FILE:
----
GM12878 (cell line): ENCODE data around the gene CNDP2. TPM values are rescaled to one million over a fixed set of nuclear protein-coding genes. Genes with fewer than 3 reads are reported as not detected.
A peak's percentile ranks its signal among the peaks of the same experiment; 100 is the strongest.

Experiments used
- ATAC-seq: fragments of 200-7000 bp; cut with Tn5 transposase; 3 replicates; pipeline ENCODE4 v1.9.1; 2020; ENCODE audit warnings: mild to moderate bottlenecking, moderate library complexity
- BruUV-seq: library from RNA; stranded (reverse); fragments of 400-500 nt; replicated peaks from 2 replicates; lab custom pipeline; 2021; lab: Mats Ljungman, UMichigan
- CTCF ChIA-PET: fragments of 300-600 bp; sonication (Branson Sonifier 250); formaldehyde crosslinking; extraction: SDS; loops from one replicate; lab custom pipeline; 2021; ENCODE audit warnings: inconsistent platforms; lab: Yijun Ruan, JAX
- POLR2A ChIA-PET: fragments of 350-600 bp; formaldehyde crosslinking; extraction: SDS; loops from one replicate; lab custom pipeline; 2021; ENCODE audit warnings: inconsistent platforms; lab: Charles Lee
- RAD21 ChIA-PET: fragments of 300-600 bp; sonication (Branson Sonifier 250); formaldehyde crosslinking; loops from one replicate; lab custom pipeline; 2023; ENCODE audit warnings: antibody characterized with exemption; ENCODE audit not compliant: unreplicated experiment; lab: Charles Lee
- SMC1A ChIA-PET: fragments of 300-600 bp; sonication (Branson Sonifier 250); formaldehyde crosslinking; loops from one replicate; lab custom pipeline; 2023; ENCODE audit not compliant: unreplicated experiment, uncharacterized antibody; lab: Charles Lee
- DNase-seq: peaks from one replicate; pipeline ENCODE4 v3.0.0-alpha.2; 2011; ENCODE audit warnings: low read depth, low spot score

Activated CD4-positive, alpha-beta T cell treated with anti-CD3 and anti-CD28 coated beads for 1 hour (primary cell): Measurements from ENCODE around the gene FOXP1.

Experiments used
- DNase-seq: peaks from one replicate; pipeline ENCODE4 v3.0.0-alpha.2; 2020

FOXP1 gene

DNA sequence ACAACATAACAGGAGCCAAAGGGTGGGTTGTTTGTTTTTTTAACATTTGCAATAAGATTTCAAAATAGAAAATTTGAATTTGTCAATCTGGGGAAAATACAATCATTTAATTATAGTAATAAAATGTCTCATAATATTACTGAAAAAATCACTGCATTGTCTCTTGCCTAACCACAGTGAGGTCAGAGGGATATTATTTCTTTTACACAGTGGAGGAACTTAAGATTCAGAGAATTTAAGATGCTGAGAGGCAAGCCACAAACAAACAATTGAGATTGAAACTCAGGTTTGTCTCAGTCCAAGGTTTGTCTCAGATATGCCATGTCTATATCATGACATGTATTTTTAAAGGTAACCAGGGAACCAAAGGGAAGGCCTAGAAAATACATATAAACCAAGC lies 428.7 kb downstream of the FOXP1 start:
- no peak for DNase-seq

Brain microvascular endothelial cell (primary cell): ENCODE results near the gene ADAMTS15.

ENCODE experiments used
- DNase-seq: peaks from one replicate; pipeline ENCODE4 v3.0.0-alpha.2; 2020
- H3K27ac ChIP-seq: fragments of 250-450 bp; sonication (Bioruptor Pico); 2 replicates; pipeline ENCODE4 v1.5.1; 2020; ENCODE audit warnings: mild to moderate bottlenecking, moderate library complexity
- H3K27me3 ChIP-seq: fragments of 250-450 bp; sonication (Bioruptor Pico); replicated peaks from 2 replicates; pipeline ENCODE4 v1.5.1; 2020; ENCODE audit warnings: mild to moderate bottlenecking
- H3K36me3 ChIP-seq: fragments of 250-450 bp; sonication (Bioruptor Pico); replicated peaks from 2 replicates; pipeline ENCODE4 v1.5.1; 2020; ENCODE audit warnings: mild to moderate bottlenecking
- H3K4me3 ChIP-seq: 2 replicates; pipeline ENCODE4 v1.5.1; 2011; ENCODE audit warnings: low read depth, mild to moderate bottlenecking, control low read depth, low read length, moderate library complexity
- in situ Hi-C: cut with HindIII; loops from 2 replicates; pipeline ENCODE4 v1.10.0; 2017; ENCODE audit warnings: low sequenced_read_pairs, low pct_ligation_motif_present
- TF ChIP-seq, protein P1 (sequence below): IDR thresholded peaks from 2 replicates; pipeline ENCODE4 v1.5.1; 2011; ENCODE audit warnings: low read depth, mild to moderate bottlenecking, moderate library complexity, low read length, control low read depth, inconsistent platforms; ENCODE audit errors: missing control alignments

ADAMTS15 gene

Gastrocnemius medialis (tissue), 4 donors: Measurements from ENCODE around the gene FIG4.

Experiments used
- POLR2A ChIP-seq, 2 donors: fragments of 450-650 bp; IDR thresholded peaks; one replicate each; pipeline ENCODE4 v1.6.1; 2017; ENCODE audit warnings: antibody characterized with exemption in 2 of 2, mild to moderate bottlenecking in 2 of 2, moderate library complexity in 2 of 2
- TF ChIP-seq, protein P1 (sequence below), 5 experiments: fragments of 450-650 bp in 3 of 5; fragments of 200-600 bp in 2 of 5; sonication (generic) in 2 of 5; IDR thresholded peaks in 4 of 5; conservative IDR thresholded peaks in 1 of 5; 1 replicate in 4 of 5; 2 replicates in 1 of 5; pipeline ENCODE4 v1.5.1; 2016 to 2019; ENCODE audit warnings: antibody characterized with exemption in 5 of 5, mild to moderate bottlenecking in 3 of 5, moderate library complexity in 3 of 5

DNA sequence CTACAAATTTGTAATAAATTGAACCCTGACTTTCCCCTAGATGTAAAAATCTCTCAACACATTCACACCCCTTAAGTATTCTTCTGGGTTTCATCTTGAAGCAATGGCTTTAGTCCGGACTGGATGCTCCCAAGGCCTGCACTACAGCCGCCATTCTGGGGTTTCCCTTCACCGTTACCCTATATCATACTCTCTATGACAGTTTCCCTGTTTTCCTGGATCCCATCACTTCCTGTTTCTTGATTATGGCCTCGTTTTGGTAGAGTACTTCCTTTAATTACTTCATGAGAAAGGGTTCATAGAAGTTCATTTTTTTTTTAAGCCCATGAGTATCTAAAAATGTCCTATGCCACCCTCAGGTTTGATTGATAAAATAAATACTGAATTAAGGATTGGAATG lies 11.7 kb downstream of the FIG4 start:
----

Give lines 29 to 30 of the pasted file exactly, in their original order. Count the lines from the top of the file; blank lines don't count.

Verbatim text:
- POLR2A ChIP-seq, 2 donors: fragments of 450-650 bp; IDR thresholded peaks; one replicate each; pipeline ENCODE4 v1.6.1; 2017; ENCODE audit warnings: antibody characterized with exemption in 2 of 2, mild to moderate bottlenecking in 2 of 2, moderate library complexity in 2 of 2
- TF ChIP-seq, protein P1 (sequence below), 5 experiments: fragments of 450-650 bp in 3 of 5; fragments of 200-600 bp in 2 of 5; sonication (generic) in 2 of 5; IDR thresholded peaks in 4 of 5; conservative IDR thresholded peaks in 1 of 5; 1 replicate in 4 of 5; 2 replicates in 1 of 5; pipeline ENCODE4 v1.5.1; 2016 to 2019; ENCODE audit warnings: antibody characterized with exemption in 5 of 5, mild to moderate bottlenecking in 3 of 5, moderate library complexity in 3 of 5